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The Coming of Winter
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message 1: by Diane, Armchair Tour Guide (new)

Diane | 12845 comments Start discussion here for The Coming of Winter by David Adams Richards.


message 2: by Diane, Armchair Tour Guide (new)

Diane | 12845 comments About the Author (from Penguin-Random House)

Born in 1950 in Newcastle, New Brunswick, David Adams Richards was the third of William and Margaret Richards' six children. He found his calling at the age of fourteen, after reading Oliver Twist, and embarked on a life of extraordinary purpose, one which he says didn't help his finances: "Sometimes . . . I thought it would be better if I were a plumber, but I wouldn't be very good."

At the age of twenty and after finishing his first novel, The Keeping of Gusties, Richards went in search of a community of writers. His quest ended when he met a group of academics at the University of New Brunswick. Richards would hitch-hike from his home in Newcastle to Fredericton every Tuesday night to meet with them and read from his work. The literary evenings were held on campus at McCourt Hall, in an outbuilding formally used to store ice. The group quickly became known as the Ice House Gang. There he received encouragement from established writers, including the late Alden Nowlan, whom he names as important influences along with Faulkner, Pushkin, Dostoevsky and Emily Brontë. It was during his time with these writers that Richards wrote two-thirds of his second novel, The Coming of Winter, which was published by Oberon Press in 1974.

In 1971, Richards married Peggy McIntyre. They spent the first years of their marriage travelling throughout Canada, Europe and Australia. It was on these long sojourns away from the Mirimachi that Richards found he could write about the home he loved, regardless of where he lived. As he continued to write, Richards took postings as writer-in-residence at universities in New Brunswick, Ontario, Alberta and at Hollins University in Roanoke, Virginia. In 1997, they moved to Toronto with their sons John Thomas and Anton.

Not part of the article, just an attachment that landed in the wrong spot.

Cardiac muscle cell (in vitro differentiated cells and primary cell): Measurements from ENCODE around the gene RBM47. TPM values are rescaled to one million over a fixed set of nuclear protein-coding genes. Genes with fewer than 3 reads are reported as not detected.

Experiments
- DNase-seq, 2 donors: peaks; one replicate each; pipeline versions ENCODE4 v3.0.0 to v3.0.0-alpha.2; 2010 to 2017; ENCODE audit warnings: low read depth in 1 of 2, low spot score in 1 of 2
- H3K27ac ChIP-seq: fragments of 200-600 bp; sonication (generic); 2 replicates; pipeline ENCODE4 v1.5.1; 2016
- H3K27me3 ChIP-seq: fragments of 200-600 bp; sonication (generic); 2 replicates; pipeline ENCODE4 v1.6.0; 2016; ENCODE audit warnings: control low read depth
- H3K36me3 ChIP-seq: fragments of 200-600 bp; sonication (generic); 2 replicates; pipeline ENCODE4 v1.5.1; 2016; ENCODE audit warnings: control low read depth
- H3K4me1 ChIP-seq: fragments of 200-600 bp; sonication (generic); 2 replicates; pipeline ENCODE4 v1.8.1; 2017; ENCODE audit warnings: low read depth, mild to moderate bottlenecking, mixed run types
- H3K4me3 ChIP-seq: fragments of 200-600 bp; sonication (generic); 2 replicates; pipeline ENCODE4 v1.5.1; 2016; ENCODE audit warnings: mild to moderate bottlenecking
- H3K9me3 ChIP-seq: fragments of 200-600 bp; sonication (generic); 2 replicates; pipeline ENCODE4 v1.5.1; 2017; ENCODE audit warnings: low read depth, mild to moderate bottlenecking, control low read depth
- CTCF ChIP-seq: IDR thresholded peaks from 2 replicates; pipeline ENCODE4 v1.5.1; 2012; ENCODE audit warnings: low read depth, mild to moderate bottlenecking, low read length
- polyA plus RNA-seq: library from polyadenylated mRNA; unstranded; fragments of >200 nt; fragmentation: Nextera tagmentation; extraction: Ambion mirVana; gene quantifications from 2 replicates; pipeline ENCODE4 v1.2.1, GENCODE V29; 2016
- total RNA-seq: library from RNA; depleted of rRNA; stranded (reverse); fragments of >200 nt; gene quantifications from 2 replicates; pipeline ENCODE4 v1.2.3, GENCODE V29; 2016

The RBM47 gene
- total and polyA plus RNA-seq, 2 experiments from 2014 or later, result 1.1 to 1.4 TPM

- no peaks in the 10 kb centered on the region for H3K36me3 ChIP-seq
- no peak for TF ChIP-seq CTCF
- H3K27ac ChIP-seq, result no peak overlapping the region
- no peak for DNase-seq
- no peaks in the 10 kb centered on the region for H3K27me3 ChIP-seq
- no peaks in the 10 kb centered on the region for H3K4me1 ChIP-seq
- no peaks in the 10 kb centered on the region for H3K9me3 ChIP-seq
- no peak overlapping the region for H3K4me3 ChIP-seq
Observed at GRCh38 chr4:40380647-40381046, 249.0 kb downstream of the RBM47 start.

The Miramichi region has continued as the heart of Richards' fiction throughout his career. As he explained in an interview with January Magazine, his connection to the area and to the rural lives of its inhabitants is central to his fiction, yet does not reflect a limited scope: "It's very important, because the characters come from the soil. They're like the trees, in a certain respect. They cling to that river and that soil, but as Jack Hodgins once said about my writing—which was one of the kindest things any writer has said about my writing—he said: 'David, you aren't writing about the Miramichi Valley, you're writing about Campbell River where I come from. Because every character you talk about is a character I've met here in Campbell River.' And that's basically what I'm doing. Of course my people are Miramichi. Of course they come from the fabric and the soil of the Miramichi but if that was the only thing that was interesting about them, I wouldn't bother writing about them."

The relocation to Toronto was not without its difficulties, though. As Richards documented in the memoir Lines on the Water, he loves fly-fishing on the Miramichi River. Yet once he was no longer a resident, he was unable to get a fishing licence for the region. Thankfully, said Richards, the local government proclaimed him an "honorary Miramichier"—"So I can go fishing. It was very nice of them and very touching."


Book Summary

David Adams Richards finds universal truths in the very particular setting of New Brunswick’s Miramichi Valley. This, his first novel, provides a window upon a world that is as unsettling, as uncontrollable, and as inescapably authentic as a sudden brawl.

The frustrations of the community are brought into focus in the plights of 20-year-old Kevin Dulse, his family, and especially his wild young friends. An intensely realistic story, it stands firm upon its engaging, unaffected characters and the raw talent of its then 22-year-old author.


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